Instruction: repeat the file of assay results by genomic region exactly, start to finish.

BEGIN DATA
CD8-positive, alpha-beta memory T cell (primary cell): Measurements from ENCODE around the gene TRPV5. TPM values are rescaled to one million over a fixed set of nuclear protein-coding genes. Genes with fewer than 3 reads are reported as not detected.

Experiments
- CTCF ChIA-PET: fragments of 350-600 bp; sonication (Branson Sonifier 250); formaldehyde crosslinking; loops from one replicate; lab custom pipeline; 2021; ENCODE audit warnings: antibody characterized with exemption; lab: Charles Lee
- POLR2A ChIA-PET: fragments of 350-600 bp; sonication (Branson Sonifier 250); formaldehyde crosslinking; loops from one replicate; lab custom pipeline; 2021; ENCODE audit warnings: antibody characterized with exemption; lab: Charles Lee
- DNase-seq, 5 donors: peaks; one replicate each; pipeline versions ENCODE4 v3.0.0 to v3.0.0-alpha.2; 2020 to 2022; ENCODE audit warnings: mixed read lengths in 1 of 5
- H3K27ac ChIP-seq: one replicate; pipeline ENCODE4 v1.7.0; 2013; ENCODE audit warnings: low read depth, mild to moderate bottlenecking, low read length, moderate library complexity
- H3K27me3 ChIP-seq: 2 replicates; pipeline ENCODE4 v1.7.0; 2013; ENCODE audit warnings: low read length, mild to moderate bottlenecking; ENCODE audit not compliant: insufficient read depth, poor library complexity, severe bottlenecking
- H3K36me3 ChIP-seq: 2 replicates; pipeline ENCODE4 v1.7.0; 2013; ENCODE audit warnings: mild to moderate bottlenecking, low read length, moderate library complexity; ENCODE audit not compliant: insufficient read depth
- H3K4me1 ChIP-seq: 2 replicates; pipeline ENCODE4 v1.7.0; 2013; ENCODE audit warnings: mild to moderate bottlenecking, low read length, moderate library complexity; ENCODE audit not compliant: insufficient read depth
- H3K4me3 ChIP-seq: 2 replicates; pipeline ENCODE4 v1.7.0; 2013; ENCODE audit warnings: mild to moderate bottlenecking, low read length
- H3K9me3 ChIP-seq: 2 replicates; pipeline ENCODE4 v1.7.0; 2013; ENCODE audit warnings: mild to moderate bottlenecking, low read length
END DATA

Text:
CD8-positive, alpha-beta memory T cell (primary cell): Measurements from ENCODE around the gene TRPV5. TPM values are rescaled to one million over a fixed set of nuclear protein-coding genes. Genes with fewer than 3 reads are reported as not detected.

Experiments
- CTCF ChIA-PET: fragments of 350-600 bp; sonication (Branson Sonifier 250); formaldehyde crosslinking; loops from one replicate; lab custom pipeline; 2021; ENCODE audit warnings: antibody characterized with exemption; lab: Charles Lee
- POLR2A ChIA-PET: fragments of 350-600 bp; sonication (Branson Sonifier 250); formaldehyde crosslinking; loops from one replicate; lab custom pipeline; 2021; ENCODE audit warnings: antibody characterized with exemption; lab: Charles Lee
- DNase-seq, 5 donors: peaks; one replicate each; pipeline versions ENCODE4 v3.0.0 to v3.0.0-alpha.2; 2020 to 2022; ENCODE audit warnings: mixed read lengths in 1 of 5
- H3K27ac ChIP-seq: one replicate; pipeline ENCODE4 v1.7.0; 2013; ENCODE audit warnings: low read depth, mild to moderate bottlenecking, low read length, moderate library complexity
- H3K27me3 ChIP-seq: 2 replicates; pipeline ENCODE4 v1.7.0; 2013; ENCODE audit warnings: low read length, mild to moderate bottlenecking; ENCODE audit not compliant: insufficient read depth, poor library complexity, severe bottlenecking
- H3K36me3 ChIP-seq: 2 replicates; pipeline ENCODE4 v1.7.0; 2013; ENCODE audit warnings: mild to moderate bottlenecking, low read length, moderate library complexity; ENCODE audit not compliant: insufficient read depth
- H3K4me1 ChIP-seq: 2 replicates; pipeline ENCODE4 v1.7.0; 2013; ENCODE audit warnings: mild to moderate bottlenecking, low read length, moderate library complexity; ENCODE audit not compliant: insufficient read depth
- H3K4me3 ChIP-seq: 2 replicates; pipeline ENCODE4 v1.7.0; 2013; ENCODE audit warnings: mild to moderate bottlenecking, low read length
- H3K9me3 ChIP-seq: 2 replicates; pipeline ENCODE4 v1.7.0; 2013; ENCODE audit warnings: mild to moderate bottlenecking, low read length